One ridiculous facet of the game was how abundant and rapid the new weapons and weapon upgrades became available. There are dozens of different types of weapon upgrades, but each one has about seven further improvements so that by the time you’ve equipped one, you get an enhancement for it about three bad guys later. Likewise, guns and armour are so abundant in the game that you never have to shell out any money for them, ever. Furthermore, it doesn’t even tell you when you’ve picked something up, you have to access your weapon equip screen and pick your way through the dozens of things you’ve apparently acquired.

The pacing of the game is also very much off. Not only do you also level up too fast, but the story moves so rapidly and you acquire extra characters at such a rate that it makes it difficult to immerse yourself in either. There were three characters in my party who didn’t get any field time whatsoever, I can’t even remember their names. In combat, they were at times useful, but at times completely inept and some bugs need to be ironed out to ensure that a team mate either side of a door will actually use cover and fire through it once you open it instead of simply admiring the scenery.

Ultimately this game had an abundance of untapped potential and failed to capture me as a gamer who was really willing to give it a go. Right up to the final boss I can’t remember ever wanting to fire up my PC and dive in to another Mass Effect fest, and the fact that there is downloadable content and a sequel in the pipeline doesn’t interest me one bit. Too bad.

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The X Whacktor

Posted : 9 years, 10 months ago on 22 November 2009 01:43 (A review of The X Factor: UK)

The X Factor is undoubtedly the worst show on television and serves as a vehicle for media mogul Simon Cowell to breed a pop-star via over-exposure to the general public. For what seems like an entire year, The X Factor plagues our screens and is separated into two distinct formats. First, the four judges span the width and breadth of the country, screening hundreds of thousands of hopefuls, before secondly whittling down the list to twelve finalists that compete in a knockout competition.

The first episodes are forcibly enjoyable thanks to some excruciating quick-editing and dramatic background music which splices the countries most hopeless singers/pranksters in with the odd contestant who can actually sing. The tremendous effort the show goes to in order to highlight these jokers only highlights how unimportant the actual musical talent element of the show is. The entertainment officially ends when the show graduates into its second format, in which the judges choose twelve final acts (based on approximately three performances) to represent them in the run up to the final. It becomes painfully obvious that the judges have often chosen awful singers at this point, but after such a laborious screening process they have no choice but to stick with them in a bid to save face.

As part of the second round, the contestants must butcher their way through sixty second lounge-music versions of popular songs in a bid to claim the public vote. During this stage of the competition, the gutter press puts all important news on hold and instead prints reams of slanderous lies about the contestants, based on the smallest of mannerisms and public appearances. This ensures the continued popularity of the programme and provides an unneeded and unwarranted monetary boost to Simon Cowell's Scrooge McDuck vault. Thanks to the continued ignorance, stupidity and shamelessness of the general public, a winner is chosen, who then goes on to claim the Christmas number 1 single before fading into complete obscurity.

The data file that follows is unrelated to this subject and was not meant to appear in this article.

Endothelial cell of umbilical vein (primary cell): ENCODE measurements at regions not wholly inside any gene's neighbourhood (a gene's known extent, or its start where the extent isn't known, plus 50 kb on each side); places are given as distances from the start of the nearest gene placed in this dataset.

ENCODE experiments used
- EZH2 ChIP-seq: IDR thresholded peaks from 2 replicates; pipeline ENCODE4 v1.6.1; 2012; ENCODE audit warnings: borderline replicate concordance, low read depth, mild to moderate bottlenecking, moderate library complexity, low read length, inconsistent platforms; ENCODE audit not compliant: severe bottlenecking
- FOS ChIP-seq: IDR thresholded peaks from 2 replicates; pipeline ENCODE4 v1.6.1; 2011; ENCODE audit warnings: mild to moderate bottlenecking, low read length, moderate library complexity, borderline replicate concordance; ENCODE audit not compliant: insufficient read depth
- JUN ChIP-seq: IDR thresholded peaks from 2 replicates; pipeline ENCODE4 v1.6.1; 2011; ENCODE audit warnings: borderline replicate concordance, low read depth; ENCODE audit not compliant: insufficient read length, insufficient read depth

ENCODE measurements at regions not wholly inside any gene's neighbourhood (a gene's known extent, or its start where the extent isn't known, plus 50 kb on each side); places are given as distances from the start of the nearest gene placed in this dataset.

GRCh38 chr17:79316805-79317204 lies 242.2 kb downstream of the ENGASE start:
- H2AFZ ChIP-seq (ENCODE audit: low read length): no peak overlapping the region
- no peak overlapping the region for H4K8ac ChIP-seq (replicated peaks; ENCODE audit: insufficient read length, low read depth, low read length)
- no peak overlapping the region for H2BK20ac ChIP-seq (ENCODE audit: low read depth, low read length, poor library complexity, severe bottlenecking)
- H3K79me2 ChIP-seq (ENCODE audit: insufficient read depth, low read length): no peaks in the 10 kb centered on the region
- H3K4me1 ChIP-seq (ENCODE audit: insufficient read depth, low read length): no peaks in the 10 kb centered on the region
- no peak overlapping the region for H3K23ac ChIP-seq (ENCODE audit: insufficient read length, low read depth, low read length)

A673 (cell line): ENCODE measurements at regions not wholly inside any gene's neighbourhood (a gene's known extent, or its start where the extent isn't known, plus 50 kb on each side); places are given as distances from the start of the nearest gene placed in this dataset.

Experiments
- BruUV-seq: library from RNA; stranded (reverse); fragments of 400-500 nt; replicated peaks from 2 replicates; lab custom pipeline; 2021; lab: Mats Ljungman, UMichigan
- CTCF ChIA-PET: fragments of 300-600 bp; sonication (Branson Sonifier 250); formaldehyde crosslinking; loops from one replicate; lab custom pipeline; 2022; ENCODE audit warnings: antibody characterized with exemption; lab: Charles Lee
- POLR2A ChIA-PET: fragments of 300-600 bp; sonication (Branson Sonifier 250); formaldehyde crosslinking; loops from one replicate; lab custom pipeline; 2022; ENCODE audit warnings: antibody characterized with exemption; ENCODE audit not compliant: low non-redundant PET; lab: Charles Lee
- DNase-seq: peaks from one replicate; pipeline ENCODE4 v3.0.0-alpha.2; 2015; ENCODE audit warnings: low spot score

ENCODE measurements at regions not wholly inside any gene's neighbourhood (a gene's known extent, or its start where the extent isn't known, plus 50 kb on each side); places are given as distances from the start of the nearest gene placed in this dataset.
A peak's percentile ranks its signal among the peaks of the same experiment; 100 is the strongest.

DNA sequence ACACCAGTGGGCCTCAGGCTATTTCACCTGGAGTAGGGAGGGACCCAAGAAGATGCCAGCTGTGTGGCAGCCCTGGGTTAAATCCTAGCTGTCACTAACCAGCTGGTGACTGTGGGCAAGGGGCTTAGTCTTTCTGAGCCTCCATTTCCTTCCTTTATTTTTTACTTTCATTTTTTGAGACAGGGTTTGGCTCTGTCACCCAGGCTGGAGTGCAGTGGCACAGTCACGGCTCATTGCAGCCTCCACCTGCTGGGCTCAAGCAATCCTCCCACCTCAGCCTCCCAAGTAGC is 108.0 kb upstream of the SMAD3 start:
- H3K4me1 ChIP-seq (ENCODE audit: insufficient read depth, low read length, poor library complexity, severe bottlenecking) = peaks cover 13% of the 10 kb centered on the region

A completely ridiculous aspect of the show is how totally unqualified the judges are to pass comment on the contestants. Each judge has absolutely no discernible talent of their own other than to exploit flash-in-the-pan acts, as proven by their complete inability to maintain the careers of past winners, and by their insistence on miming whilst performing live themselves. How can someone who's profession is a singer, mime their way through a show before chastising the contestants on their singing ability?

The most vulgar and despicable facet of the show, however, is the fact that hundreds of hours of auditions and dramatic editing are pieced together in order to find someone who cannot write or perform their own songs. If this is truly the kind of talent that the music industry wants on board after such a long and laborious search, then it is doomed that the industry is. If you've ever found yourself seriously gripped by this facade then you are utterly wasting your time and ears. What a disgrace.

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Not for prophet

Posted : 10 years, 1 month ago on 13 August 2009 07:34 (A review of The Holy Bible: King James Version)

I have to say I was a little disappointed by The Bible. I've seen many reviewers call it 'life changing' and promise that it contains profound wisdom and divine knowledge, as well as it being 'the best selling book of all time', but I wouldn't go as far with my praise. The Bible is comprised of two shorter stories with one recurring character who appears regularly to tell the other characters how badly they're messing up.

It starts off with some Sci-fi elements, as the character 'God' creates the universe within a week and then stuffs it full of great and wonderful things. I think it's worth noting that God is also the author of this book, which I thought reeked of egotism, but I let it slide. We're then introduced to two other characters, a man and a woman, who don't get much in the way of a back story. The only thing we know about them is that they just appeared one day and that they were created so utterly stupid that they thought they could hide from an all-knowing and all-seeing God after siding with his arch nemesis, a talking snake.